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The lather over The Great Unwashed


The difference between unwashed and over-washed is all in the products—a distinction the New York Times missed.

woman in the showerFor some, a daily shower is a daily grind. “I don’t like to over-dry my skin,” says Alice Feiring, a source in the New York Times article “The Great Unwashed,” as a reason for giving up the American-as-apple-pie morning ablution. “It’s a myth that people need a deep cleaning everyday.” True that!

But don’t go indicting your shower nozzle.

It’s not washing up regularly that causes dryness, so much as the detergent-heavy bathing products that most people use.

Sulfates, a group of lather-producing ingredients used in products like Dove Sensitive Body Wash and dandruff-fighting Head & Shoulders—both mentioned in the Times article—strip skin to a squeaky clean. They’re effective at removing dirt and grime, as well as the skin’s natural oils and good bacteria.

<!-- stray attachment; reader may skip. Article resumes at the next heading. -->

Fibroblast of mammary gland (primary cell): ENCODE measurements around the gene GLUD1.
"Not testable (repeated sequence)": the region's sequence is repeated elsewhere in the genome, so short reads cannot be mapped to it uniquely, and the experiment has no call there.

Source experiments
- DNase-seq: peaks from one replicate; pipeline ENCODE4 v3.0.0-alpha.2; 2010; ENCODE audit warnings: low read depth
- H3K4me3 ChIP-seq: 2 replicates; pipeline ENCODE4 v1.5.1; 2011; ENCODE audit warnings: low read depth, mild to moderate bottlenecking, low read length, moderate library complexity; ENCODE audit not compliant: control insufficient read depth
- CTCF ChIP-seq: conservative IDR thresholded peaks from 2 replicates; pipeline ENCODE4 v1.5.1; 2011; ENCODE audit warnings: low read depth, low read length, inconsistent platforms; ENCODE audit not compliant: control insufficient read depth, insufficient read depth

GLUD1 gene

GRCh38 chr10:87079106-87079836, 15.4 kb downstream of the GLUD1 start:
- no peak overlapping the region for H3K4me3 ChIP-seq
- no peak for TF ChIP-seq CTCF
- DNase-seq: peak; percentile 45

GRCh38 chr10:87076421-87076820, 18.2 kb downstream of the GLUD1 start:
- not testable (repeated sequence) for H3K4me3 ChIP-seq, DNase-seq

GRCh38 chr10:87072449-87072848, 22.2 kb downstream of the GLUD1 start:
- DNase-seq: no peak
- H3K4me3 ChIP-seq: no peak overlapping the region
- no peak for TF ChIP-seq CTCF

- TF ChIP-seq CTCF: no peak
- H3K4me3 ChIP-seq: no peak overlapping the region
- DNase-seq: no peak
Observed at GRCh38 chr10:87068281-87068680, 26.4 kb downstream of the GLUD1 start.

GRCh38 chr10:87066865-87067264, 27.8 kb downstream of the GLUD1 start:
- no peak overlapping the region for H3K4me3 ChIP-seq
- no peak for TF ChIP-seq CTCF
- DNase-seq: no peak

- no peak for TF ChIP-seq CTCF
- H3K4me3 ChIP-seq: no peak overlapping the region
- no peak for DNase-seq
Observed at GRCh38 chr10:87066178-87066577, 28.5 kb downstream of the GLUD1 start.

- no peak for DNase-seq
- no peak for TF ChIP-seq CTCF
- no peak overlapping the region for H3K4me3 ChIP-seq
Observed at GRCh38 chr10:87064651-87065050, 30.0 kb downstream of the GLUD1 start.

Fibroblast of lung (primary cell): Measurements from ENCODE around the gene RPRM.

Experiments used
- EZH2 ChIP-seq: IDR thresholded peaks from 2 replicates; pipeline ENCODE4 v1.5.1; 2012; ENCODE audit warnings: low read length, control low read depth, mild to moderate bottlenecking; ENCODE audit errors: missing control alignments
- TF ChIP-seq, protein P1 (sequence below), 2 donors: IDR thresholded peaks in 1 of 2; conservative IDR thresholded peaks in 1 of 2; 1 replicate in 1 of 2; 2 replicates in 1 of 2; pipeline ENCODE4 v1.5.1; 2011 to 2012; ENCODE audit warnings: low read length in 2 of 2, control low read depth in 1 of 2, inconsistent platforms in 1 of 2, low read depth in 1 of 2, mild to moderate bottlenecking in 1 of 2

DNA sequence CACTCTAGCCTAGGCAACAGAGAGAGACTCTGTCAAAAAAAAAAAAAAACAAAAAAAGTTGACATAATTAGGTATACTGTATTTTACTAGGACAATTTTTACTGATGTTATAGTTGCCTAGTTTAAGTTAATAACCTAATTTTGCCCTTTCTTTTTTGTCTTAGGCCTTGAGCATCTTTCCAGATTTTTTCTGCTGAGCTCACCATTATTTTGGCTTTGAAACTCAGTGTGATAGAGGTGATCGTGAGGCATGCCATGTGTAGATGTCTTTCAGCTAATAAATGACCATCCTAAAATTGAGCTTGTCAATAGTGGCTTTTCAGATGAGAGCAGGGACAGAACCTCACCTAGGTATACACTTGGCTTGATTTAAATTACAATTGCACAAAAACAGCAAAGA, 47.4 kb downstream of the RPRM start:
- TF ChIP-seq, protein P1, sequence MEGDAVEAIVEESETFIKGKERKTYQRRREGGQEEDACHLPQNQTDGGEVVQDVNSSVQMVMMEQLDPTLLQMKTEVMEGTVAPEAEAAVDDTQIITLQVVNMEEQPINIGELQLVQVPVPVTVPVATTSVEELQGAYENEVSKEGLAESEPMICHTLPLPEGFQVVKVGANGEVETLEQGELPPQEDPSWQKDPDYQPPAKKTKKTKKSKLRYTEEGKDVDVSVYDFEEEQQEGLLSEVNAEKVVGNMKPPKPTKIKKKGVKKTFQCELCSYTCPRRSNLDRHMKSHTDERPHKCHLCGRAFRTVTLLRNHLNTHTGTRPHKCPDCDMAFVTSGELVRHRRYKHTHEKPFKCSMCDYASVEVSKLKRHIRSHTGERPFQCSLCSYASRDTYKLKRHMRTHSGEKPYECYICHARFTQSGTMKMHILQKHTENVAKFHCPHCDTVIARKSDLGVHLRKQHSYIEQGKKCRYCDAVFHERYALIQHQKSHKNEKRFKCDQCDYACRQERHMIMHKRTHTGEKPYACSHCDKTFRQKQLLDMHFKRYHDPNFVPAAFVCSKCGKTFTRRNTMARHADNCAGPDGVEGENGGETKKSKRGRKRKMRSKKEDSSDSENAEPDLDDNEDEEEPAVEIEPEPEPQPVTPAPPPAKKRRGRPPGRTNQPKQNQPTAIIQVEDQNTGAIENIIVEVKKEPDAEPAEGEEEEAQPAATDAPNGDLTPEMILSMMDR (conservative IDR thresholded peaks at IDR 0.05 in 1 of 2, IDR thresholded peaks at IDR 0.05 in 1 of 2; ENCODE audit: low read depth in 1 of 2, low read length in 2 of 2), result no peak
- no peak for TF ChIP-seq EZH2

By using sulfate-based shampoos and cleansers, many people scour away the skin’s own ammunition for protecting itself from drying, flaking, and cracking. This can allow bad bacteria (and subway pole who-knows-what) to get in. Particularly in winter, those prone to dryness should stay away from products containing sodium lauryl and laureth sulfates.

Osea body polish without sulfates
Sulfate-free Osea Undaria Body Polish contains wakame seaweed, acai, rice powder, and pumice

Jenefer Palmer, who’s mentioned in the Times article as one of the trendy unkempt, is well aware of the necessity of preserving the skin’s natural oils. As the founder of the natural spa line Osea, Palmer has dedicated the past ten-plus years to formulating products that don’t interfere with skin’s protective barrier or contain sulfates.

The point is, you can shower morning, noon, and night. But you might want to use sulfate-free products that don’t strip your skin. —Melisse Gelula